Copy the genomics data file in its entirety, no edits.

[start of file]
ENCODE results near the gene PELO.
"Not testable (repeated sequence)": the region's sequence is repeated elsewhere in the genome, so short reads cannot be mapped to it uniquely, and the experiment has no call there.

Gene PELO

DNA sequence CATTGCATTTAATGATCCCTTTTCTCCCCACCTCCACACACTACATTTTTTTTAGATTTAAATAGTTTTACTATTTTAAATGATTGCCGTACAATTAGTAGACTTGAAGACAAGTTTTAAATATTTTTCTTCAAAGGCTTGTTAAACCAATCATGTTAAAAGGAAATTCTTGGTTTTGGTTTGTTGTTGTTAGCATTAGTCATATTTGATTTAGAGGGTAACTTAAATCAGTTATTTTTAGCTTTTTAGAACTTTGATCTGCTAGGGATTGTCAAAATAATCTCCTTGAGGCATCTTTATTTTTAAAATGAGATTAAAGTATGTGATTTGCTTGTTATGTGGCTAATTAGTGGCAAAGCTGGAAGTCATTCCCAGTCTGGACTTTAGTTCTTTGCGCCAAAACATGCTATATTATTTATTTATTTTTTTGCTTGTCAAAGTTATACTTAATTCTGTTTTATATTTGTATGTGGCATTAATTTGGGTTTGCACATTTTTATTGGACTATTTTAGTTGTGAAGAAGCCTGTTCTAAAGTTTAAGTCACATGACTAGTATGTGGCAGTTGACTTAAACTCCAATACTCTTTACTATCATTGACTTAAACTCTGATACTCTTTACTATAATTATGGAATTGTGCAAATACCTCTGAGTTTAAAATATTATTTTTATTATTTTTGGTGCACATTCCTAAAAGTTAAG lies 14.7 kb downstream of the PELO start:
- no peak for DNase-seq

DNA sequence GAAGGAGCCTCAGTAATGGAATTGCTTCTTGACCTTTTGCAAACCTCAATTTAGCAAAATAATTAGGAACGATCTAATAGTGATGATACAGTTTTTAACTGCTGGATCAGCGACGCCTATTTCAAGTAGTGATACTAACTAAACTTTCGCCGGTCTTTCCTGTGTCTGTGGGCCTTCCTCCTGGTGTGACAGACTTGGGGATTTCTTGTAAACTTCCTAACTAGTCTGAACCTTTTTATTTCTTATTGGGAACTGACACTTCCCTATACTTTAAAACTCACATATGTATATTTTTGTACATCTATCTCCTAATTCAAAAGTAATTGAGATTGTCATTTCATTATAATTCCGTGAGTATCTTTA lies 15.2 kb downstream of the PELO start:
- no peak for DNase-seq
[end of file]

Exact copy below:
ENCODE results near the gene PELO.
"Not testable (repeated sequence)": the region's sequence is repeated elsewhere in the genome, so short reads cannot be mapped to it uniquely, and the experiment has no call there.

Gene PELO

DNA sequence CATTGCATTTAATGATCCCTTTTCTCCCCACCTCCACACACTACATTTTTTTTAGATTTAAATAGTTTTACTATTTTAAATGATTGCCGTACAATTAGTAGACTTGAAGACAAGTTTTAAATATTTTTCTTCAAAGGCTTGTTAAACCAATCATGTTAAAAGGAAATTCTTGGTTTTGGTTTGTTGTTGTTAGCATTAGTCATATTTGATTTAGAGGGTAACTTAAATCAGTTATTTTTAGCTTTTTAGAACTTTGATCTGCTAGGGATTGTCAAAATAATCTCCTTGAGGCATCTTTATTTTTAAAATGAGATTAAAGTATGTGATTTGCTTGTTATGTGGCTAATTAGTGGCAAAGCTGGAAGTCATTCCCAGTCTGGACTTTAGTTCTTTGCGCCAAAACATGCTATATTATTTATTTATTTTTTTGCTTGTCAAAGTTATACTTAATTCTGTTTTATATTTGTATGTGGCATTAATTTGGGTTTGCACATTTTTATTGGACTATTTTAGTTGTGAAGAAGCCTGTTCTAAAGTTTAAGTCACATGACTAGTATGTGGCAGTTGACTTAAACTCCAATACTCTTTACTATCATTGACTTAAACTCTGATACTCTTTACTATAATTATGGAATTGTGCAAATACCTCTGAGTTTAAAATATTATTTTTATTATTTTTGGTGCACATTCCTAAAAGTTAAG lies 14.7 kb downstream of the PELO start:
- no peak for DNase-seq

DNA sequence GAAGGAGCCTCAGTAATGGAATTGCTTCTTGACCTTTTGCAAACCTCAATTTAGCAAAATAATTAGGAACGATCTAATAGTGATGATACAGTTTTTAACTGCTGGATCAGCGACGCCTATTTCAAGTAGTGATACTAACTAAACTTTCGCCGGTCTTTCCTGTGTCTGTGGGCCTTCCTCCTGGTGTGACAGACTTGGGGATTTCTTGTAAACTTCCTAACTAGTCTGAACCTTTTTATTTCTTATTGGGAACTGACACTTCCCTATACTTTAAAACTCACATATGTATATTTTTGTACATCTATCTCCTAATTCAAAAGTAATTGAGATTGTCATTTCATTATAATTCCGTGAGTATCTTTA lies 15.2 kb downstream of the PELO start:
- no peak for DNase-seq